I'm using dd to copy data from an old hard drive to a new one. I want to be sure that the data's integrity is secure.

On this answer, Gilles says

If [dd] terminated successfully, then the backup is correct, barring a hardware fault…

What does that mean exactly? Does dd have some kind of built in verification?

If I were to use rsync instead, I run a second pass with --checksum as well, to verify. Is that kind of paranoia justified?

  • Define "integrity is secure". May 21, 2017 at 12:22
  • @ThorbjørnRavnAndersen I mean that the copy is identical to the original.
    – Sparhawk
    May 21, 2017 at 12:25
  • If you only have flat files, the traditional way for copying files is using tar or cpio. GNU tar has a verify flag: gnu.org/software/tar/manual/html_section/tar_81.html. These days rsync would probably be the simplest. May 21, 2017 at 14:00
  • 1
    "barring a hardware fault" indicates that it doesn't do any verification. If it did, it could detect the hardware failure.
    – Barmar
    May 24, 2017 at 18:57

5 Answers 5


dd or any other application does not have “some kind of built in verification” in the sense you're probably thinking of: it doesn't read back the data from the storage medium to compare with what was written. That's the job of the operating system.

It is not really possible to do a read-verify down to the hardware from an application. It would work in some scenarios, but in most cases it would achieve nothing. The application could read back what it just wrote if it's writing directly to a storage medium, but that would typically read back from an in-memory cache, which wouldn't give any useful assurance. In the example you cite, dd is writing to a pipe, and in that case it has no control over what happens to the data further down the line. In your rsync example, a second pass of rsync --checksum is pointless: in theory it could catch an error, but in practice, if an error does happen, then the second pass would probably not report anything wrong, so you're wasting effort on something that doesn't actually give a useful assurance.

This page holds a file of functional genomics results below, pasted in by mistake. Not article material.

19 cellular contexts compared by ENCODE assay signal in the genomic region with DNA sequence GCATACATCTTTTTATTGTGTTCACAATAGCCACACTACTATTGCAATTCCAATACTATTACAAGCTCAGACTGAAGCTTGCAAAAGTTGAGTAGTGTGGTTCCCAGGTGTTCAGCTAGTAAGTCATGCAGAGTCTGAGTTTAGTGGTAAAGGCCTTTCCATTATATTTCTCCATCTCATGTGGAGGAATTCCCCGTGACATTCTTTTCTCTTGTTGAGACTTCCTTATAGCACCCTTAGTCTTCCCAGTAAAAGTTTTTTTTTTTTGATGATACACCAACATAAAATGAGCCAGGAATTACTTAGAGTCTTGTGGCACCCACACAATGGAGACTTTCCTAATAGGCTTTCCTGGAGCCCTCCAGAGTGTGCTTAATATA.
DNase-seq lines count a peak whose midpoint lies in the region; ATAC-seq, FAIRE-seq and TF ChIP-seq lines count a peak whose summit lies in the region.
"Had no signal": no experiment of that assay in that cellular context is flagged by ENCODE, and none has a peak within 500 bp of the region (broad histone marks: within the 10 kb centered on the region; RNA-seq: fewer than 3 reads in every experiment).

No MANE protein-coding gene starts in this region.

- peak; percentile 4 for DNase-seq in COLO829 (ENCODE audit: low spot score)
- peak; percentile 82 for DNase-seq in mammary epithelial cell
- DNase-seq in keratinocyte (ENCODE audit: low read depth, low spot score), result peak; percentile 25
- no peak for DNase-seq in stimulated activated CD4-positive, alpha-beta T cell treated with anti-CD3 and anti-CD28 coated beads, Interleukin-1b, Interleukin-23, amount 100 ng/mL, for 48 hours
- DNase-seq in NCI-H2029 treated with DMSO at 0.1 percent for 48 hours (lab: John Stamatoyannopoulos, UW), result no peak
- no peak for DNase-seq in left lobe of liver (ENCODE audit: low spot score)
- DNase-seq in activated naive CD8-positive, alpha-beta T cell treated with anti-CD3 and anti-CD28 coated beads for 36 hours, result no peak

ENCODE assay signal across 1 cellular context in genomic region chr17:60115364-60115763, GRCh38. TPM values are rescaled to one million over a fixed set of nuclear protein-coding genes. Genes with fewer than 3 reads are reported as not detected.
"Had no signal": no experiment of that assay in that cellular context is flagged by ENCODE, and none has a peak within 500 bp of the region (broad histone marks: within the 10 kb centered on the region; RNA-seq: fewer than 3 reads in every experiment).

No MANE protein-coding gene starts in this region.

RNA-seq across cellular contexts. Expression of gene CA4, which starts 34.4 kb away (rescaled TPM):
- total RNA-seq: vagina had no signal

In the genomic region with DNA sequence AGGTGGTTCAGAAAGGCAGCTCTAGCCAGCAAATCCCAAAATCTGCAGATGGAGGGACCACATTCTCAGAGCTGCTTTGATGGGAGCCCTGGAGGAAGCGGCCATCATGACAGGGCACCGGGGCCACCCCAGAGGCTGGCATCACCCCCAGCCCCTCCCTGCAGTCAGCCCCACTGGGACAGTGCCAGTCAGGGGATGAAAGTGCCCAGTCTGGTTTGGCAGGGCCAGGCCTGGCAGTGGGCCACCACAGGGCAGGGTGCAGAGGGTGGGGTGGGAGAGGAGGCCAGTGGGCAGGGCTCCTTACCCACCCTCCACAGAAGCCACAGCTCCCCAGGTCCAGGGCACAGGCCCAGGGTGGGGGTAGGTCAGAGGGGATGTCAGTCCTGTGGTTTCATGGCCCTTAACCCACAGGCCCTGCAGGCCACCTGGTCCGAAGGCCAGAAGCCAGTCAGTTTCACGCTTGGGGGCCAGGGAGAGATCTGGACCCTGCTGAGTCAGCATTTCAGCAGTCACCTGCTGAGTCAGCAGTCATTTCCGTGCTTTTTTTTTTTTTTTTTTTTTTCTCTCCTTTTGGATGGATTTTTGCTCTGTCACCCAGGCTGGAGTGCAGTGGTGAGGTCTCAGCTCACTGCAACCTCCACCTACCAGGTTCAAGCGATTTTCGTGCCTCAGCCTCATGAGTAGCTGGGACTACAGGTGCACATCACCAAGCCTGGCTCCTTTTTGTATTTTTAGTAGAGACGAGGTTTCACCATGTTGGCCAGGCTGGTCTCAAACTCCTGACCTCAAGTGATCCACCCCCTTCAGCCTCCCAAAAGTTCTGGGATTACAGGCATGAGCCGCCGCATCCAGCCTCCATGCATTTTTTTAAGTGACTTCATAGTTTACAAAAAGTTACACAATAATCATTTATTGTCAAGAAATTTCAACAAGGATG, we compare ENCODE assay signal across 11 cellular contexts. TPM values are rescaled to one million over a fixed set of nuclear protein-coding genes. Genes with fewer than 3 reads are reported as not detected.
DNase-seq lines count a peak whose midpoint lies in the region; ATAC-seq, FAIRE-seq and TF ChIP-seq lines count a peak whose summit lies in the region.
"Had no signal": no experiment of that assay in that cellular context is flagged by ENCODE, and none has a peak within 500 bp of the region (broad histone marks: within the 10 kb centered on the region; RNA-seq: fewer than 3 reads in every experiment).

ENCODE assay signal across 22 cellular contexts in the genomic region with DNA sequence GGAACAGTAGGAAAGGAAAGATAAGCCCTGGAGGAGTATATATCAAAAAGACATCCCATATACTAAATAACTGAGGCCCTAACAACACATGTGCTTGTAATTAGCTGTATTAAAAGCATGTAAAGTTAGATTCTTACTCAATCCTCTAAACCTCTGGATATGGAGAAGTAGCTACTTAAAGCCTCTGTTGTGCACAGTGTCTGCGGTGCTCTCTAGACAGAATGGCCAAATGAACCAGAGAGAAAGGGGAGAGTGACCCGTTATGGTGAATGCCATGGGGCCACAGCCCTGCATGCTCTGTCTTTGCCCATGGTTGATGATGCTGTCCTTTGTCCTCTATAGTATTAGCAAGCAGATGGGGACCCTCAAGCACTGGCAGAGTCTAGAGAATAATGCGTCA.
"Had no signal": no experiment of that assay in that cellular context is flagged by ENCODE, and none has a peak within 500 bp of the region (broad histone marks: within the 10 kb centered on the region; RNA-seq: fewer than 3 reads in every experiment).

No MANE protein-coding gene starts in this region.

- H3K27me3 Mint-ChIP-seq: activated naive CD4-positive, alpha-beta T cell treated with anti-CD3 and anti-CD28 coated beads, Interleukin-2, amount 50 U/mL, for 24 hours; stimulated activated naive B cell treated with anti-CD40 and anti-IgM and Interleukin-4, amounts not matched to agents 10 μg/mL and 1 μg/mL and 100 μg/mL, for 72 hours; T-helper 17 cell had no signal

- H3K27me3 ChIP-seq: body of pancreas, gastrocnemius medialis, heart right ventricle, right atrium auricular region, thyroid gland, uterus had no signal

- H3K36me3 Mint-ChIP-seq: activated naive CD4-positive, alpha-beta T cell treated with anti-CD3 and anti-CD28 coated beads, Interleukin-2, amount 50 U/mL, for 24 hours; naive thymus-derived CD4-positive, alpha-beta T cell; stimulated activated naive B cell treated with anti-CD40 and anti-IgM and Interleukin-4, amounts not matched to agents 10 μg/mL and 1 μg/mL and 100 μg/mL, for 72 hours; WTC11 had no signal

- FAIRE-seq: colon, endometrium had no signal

However, applications do verify what happens to the data, in the sense that they verify that the operating system has accepted responsibility for the data. All system calls return an error status. If a system call returns an error status, the application should propagate that error to the user, generally by displaying an error message and returning a nonzero exit status.

Beware that dd is an exception: depending on the command line parameters, dd might ignore some errors. This is extremely unusual: dd is the only common command with this property. Use cat instead of dd, that way you don't risk corruption and it may well be faster.

In a chain of data copying, two kinds of errors can arise.

  • Corruption: a bit is flipped during the transfer. There is no way to verify this at the application level, because if that happens, it's due to a programming bug or hardware error that is highly likely to cause the same corruption when reading back. The only useful way to verify that no such corruption happened is to physically disconnect the media and try again, preferably on a different computer in case the problem was with the RAM.
  • Truncation: all the data that was copied was copied correctly, but some of the data was not copied at all. This one is worth checking sometimes, depending on the complexity of the command. You don't need to read the data to do that: just check the size.
  • I believe most storage mediums use enough FEC to detect + correct a single bit flip.
    – gardenhead
    May 20, 2017 at 18:29
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    Of course if you copy an entire hard disk with dd and then immediately compare the hard disk you know it worked because the cache isn't big enough.
    – Joshua
    May 20, 2017 at 22:25